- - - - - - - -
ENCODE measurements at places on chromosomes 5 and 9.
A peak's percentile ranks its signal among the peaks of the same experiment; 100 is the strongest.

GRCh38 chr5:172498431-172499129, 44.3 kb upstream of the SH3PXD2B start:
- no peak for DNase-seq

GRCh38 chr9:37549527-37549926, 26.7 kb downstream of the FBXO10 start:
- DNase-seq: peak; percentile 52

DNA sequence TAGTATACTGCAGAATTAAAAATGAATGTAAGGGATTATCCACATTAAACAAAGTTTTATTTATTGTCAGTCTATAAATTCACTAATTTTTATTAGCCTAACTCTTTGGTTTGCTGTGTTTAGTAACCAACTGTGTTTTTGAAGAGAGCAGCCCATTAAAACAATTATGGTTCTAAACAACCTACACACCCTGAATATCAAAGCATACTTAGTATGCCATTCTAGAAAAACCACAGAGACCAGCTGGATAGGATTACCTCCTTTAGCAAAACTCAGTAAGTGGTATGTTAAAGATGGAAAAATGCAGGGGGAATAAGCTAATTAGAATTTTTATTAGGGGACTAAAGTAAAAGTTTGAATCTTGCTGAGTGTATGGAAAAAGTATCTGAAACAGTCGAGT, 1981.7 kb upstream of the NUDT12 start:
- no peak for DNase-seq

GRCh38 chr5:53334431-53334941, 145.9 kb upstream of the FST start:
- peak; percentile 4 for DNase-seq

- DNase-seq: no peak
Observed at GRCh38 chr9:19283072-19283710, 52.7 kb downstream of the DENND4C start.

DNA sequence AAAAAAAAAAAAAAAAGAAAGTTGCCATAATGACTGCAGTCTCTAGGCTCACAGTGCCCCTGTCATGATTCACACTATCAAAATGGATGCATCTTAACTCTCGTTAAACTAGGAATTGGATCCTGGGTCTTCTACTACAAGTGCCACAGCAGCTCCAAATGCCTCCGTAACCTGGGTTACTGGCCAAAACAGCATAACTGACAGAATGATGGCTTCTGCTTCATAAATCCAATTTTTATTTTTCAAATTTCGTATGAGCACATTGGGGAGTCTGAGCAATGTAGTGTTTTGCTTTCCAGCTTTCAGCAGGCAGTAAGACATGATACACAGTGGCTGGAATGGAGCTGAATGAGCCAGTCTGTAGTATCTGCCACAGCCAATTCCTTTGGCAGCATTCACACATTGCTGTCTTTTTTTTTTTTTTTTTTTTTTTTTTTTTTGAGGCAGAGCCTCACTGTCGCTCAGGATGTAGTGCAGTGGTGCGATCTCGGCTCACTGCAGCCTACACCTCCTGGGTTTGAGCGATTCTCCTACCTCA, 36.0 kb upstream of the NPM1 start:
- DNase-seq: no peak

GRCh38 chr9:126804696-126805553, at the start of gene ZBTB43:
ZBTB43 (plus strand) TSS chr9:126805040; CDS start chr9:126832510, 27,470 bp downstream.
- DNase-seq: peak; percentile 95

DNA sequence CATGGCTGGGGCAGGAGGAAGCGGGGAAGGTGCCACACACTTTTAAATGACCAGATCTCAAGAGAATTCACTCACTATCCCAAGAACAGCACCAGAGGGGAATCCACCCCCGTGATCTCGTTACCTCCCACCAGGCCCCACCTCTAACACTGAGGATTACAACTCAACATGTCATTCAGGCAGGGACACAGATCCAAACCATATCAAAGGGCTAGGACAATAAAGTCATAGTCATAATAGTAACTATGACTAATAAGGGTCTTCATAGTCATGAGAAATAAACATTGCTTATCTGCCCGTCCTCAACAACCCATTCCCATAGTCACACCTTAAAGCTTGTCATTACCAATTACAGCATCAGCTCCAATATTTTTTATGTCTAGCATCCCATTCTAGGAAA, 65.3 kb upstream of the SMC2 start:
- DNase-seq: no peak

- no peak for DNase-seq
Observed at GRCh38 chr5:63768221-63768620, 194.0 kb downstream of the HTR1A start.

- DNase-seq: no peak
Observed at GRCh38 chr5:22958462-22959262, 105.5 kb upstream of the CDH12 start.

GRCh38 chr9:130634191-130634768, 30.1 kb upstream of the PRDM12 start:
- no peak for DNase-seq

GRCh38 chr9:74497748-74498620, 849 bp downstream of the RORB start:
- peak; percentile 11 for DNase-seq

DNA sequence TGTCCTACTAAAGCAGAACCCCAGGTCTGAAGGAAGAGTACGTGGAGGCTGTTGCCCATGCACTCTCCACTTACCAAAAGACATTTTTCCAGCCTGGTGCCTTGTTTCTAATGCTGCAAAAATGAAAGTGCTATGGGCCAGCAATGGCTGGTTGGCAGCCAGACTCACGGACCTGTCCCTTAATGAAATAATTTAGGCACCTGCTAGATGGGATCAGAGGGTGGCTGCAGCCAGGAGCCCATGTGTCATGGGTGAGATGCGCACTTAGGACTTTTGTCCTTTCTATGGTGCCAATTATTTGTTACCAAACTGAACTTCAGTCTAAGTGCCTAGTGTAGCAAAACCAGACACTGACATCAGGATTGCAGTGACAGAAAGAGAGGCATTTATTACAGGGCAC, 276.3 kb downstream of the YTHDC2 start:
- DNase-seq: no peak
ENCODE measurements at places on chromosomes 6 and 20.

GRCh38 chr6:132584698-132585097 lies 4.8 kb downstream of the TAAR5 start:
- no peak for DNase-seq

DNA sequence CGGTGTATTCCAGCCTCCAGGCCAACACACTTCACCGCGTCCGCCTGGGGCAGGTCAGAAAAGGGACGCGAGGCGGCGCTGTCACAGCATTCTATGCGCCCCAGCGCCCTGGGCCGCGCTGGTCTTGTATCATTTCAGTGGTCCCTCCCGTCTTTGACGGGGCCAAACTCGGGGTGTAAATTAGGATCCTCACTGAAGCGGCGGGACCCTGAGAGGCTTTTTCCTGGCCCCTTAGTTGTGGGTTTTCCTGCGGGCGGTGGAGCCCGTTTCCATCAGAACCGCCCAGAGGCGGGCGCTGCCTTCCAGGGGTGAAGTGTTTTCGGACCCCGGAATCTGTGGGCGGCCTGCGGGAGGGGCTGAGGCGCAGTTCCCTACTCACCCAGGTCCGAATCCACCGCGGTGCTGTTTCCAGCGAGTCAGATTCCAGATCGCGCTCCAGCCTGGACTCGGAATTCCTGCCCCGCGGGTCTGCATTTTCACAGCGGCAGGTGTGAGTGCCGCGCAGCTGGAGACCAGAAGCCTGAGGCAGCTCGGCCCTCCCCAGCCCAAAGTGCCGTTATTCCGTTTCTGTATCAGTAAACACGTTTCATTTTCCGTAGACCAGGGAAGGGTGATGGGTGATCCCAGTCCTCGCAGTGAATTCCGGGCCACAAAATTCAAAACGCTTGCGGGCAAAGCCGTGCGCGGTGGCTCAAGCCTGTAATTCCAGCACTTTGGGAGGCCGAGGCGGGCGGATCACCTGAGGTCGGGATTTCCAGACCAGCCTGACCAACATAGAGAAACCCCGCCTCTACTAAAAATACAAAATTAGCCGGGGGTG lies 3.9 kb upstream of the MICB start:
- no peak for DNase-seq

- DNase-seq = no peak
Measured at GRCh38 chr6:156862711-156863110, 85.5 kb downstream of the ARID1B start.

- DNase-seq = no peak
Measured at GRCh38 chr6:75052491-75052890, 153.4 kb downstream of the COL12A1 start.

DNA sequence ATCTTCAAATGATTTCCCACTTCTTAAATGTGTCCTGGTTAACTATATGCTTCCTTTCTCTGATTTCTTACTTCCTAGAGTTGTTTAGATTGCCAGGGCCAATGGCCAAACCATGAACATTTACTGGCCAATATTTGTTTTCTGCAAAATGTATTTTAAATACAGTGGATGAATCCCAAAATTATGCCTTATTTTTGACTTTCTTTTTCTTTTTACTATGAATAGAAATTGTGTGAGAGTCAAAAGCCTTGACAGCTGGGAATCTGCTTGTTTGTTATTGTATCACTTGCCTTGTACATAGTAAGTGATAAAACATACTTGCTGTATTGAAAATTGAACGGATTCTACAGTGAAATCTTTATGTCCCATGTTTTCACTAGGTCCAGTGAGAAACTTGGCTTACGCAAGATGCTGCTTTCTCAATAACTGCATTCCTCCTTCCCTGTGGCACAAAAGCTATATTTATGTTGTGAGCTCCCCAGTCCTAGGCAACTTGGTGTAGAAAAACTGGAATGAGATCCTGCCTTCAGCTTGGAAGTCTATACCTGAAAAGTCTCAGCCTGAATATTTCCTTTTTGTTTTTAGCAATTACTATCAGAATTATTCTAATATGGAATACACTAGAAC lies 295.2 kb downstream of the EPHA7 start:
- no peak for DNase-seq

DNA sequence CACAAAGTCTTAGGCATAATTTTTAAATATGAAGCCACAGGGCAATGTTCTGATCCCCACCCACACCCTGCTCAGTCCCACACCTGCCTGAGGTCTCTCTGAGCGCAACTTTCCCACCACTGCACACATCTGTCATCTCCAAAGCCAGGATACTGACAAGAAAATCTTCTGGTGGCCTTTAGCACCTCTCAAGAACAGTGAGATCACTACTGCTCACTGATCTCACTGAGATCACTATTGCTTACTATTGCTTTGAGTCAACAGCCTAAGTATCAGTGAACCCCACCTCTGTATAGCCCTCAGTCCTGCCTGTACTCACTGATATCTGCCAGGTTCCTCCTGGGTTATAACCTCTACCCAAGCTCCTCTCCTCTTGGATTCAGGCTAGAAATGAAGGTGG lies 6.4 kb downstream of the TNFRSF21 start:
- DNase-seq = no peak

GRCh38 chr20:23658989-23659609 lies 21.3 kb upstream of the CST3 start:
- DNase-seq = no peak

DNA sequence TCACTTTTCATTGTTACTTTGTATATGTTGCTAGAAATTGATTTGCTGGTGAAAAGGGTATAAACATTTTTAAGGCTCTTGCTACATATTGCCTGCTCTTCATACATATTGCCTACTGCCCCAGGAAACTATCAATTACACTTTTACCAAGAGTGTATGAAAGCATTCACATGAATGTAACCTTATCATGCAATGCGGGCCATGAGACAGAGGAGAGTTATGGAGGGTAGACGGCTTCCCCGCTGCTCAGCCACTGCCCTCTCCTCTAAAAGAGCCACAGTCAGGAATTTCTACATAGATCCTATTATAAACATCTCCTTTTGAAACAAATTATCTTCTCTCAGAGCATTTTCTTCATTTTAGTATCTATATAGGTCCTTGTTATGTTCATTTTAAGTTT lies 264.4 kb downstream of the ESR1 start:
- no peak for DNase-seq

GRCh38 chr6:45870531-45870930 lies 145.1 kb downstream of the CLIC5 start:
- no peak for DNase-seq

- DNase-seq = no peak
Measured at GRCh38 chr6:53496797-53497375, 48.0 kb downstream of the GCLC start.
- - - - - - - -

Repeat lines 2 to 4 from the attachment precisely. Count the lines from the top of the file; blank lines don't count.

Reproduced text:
A peak's percentile ranks its signal among the peaks of the same experiment; 100 is the strongest.

GRCh38 chr5:172498431-172499129, 44.3 kb upstream of the SH3PXD2B start:
- no peak for DNase-seq